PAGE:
I used to try to make a car into something that it wasn’t meant to be. Before you laugh, did you ever try to make a lap dog into a watch dog or a one page report into a 20 page report?
When I bought my first car I would take each car I was considering to purchase to the auto body shop that worked on my parent’s cars. They would beg me to find a car that was already what I wanted, not a car they would have to re-make into the car of my dreams. Side exhaust pipes with mufflers didn’t seem like a big deal to me. “Can’t you just take them off?” I would ask.
Often clients come to me when they are either the one who is trying to make someone into what they want or they are the square peg someone is trying to fit into that round hole. I am reminded of the cars that I tried to make into something that they were not or that they were not made into easily.
We need to look in the honest mirror at where people are in their lives and their careers not where we want them to be for our needs. You may want a staff member to be ready to take on more responsibility. Maybe they are not ready and maybe they will never be capable of that jump.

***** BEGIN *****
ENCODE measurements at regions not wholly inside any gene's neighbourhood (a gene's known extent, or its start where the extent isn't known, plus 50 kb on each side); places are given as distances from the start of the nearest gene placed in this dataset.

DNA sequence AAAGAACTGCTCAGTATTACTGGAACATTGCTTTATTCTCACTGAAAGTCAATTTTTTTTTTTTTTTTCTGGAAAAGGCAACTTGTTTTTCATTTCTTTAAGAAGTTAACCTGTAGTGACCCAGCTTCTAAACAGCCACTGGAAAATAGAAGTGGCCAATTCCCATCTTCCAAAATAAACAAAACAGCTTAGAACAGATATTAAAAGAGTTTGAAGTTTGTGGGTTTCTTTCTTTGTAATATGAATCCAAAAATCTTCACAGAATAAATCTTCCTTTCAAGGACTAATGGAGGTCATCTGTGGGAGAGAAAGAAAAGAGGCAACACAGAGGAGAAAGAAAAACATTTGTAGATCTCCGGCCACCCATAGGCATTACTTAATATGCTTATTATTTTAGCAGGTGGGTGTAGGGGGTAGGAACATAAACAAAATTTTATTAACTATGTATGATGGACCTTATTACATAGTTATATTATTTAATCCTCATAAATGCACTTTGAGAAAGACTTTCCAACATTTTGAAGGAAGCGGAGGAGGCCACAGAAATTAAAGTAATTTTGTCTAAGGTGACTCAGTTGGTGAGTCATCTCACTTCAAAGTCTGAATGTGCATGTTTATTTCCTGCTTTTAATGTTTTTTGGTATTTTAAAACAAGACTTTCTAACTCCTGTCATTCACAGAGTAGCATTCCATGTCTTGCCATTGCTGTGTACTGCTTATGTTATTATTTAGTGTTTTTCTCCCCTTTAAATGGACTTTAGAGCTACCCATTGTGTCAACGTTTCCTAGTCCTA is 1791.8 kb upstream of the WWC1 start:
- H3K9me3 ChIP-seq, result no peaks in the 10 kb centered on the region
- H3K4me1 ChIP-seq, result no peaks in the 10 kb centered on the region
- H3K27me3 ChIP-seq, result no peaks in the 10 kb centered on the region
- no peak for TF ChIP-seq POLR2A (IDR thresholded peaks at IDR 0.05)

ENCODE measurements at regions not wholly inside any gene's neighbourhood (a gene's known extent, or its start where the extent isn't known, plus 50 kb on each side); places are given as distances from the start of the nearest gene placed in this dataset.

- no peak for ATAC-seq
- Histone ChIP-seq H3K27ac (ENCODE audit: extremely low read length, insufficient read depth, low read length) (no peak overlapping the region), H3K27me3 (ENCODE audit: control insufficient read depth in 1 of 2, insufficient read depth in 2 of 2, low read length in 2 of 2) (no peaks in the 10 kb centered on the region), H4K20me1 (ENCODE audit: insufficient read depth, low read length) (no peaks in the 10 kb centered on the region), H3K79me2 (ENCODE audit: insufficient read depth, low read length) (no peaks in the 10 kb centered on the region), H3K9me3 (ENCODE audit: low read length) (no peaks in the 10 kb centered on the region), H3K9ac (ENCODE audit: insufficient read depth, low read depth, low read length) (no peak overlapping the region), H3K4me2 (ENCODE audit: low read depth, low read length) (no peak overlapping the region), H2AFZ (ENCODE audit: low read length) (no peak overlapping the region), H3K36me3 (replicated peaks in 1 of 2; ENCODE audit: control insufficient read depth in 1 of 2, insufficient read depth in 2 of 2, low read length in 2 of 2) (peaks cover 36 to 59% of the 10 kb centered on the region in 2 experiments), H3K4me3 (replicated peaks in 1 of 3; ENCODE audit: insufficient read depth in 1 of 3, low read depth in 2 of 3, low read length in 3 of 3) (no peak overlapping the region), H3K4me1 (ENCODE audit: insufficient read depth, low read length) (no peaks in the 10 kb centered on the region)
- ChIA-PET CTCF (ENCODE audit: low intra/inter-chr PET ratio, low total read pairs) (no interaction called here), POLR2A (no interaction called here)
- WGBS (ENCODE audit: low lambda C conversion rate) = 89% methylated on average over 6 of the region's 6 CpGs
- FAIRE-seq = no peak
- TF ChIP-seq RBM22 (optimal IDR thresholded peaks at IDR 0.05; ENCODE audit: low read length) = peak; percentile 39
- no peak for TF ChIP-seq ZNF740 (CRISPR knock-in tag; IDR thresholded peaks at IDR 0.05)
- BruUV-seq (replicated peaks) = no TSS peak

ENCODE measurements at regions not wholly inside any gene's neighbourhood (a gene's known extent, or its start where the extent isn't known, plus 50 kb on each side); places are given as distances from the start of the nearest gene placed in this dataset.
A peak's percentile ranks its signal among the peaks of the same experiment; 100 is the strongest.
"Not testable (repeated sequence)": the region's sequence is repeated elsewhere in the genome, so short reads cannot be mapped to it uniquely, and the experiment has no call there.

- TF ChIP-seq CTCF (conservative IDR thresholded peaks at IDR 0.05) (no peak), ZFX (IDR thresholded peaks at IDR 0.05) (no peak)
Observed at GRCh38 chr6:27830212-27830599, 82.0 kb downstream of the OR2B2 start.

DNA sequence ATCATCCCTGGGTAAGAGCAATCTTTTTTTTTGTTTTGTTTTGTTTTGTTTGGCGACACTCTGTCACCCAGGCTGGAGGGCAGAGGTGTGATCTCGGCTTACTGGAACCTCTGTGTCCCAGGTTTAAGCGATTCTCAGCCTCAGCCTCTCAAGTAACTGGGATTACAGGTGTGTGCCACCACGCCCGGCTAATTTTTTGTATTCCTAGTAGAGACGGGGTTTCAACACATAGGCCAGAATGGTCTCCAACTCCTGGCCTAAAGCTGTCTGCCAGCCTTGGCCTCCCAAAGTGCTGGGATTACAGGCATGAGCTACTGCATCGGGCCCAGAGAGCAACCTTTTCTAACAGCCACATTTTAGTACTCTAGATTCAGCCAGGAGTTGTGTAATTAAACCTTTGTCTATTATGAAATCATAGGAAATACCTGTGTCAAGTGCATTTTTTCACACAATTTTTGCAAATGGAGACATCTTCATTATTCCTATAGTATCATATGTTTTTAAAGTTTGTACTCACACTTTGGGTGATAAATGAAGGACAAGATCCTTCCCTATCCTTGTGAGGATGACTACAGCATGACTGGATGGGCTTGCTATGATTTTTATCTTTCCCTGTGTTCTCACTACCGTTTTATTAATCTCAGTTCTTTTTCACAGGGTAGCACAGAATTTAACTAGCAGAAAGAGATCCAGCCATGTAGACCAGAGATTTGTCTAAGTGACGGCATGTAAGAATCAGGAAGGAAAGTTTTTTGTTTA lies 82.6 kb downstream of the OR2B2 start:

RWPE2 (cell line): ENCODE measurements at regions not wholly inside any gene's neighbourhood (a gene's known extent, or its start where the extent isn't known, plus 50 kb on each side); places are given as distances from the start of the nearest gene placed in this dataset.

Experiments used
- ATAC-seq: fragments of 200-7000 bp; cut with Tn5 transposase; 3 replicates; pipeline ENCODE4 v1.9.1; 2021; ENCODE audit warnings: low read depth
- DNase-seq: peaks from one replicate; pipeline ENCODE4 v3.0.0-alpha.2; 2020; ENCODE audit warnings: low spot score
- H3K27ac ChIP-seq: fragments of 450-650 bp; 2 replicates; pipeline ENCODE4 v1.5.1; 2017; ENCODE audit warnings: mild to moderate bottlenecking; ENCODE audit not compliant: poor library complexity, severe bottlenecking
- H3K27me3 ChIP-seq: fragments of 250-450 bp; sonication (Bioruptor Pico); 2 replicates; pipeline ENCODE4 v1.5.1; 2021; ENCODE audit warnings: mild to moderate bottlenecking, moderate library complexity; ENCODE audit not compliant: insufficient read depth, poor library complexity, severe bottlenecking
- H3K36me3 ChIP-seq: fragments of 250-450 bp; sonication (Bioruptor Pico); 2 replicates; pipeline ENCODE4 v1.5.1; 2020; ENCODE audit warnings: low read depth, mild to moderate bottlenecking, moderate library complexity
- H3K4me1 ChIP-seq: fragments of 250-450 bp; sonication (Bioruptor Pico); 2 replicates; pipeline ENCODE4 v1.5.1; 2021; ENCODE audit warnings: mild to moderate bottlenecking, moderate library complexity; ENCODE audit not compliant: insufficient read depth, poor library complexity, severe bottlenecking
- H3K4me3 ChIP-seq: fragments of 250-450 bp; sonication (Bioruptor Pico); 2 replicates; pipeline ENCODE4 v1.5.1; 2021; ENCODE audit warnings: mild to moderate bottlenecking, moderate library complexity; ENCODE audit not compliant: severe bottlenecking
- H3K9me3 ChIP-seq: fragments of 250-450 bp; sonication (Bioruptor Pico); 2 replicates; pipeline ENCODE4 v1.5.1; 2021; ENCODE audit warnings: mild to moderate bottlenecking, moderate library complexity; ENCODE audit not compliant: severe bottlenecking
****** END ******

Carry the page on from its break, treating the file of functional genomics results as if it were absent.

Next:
One way to know is to push yourself for observable, measurable evidence.
Often it can be found in how aware they are of their own strengths and weaknesses. You want to meet them where they are, not where you want them to be. I ask all of my coaching clients the same questions. One of them is: what weakness do you consciously try to block out when you are presenting.
Recently I asked that question of a young coaching client. Her answer was nothing. There was no weakness that she tried to block out. The important thing in answering this question is that there is an answer. It is less important what the answer is and most important that you can answer with something. This is a person unaware of their verbal and vocal communication and their consequences.
This is the same person who was unaware of their presence. She kept walking across a seminar room with heels clicking with every step, really clicking. She was totally unaware of the reaction she was causing. That person you want to promote . . . do you want to promote them because it will help you? Look in the honest mirror and see your team members for where they are not where you want them to be.
Leslie is a contributing blogger for JenningsWire. Read more posts by Leslie Ungar here.
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